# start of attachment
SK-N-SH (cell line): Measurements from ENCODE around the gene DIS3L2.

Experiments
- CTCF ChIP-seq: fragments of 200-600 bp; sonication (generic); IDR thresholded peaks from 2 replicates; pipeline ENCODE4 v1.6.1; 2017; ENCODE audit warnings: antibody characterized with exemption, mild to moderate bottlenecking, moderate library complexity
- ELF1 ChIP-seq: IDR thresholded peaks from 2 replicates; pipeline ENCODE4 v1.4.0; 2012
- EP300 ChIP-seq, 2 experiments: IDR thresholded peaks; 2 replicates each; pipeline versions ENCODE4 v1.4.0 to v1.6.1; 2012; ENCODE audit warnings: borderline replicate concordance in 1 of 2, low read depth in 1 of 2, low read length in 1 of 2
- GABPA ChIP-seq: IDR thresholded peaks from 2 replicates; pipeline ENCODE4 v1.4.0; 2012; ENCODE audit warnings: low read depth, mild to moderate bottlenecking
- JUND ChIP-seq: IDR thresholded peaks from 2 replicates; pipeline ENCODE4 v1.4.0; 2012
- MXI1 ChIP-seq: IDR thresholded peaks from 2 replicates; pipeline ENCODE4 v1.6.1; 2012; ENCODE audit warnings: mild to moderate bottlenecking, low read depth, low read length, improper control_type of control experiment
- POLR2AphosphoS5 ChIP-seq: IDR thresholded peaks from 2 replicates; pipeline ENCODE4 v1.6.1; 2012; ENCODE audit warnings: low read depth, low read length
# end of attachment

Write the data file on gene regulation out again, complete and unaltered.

SK-N-SH (cell line): Measurements from ENCODE around the gene DIS3L2.

Experiments
- CTCF ChIP-seq: fragments of 200-600 bp; sonication (generic); IDR thresholded peaks from 2 replicates; pipeline ENCODE4 v1.6.1; 2017; ENCODE audit warnings: antibody characterized with exemption, mild to moderate bottlenecking, moderate library complexity
- ELF1 ChIP-seq: IDR thresholded peaks from 2 replicates; pipeline ENCODE4 v1.4.0; 2012
- EP300 ChIP-seq, 2 experiments: IDR thresholded peaks; 2 replicates each; pipeline versions ENCODE4 v1.4.0 to v1.6.1; 2012; ENCODE audit warnings: borderline replicate concordance in 1 of 2, low read depth in 1 of 2, low read length in 1 of 2
- GABPA ChIP-seq: IDR thresholded peaks from 2 replicates; pipeline ENCODE4 v1.4.0; 2012; ENCODE audit warnings: low read depth, mild to moderate bottlenecking
- JUND ChIP-seq: IDR thresholded peaks from 2 replicates; pipeline ENCODE4 v1.4.0; 2012
- MXI1 ChIP-seq: IDR thresholded peaks from 2 replicates; pipeline ENCODE4 v1.6.1; 2012; ENCODE audit warnings: mild to moderate bottlenecking, low read depth, low read length, improper control_type of control experiment
- POLR2AphosphoS5 ChIP-seq: IDR thresholded peaks from 2 replicates; pipeline ENCODE4 v1.6.1; 2012; ENCODE audit warnings: low read depth, low read length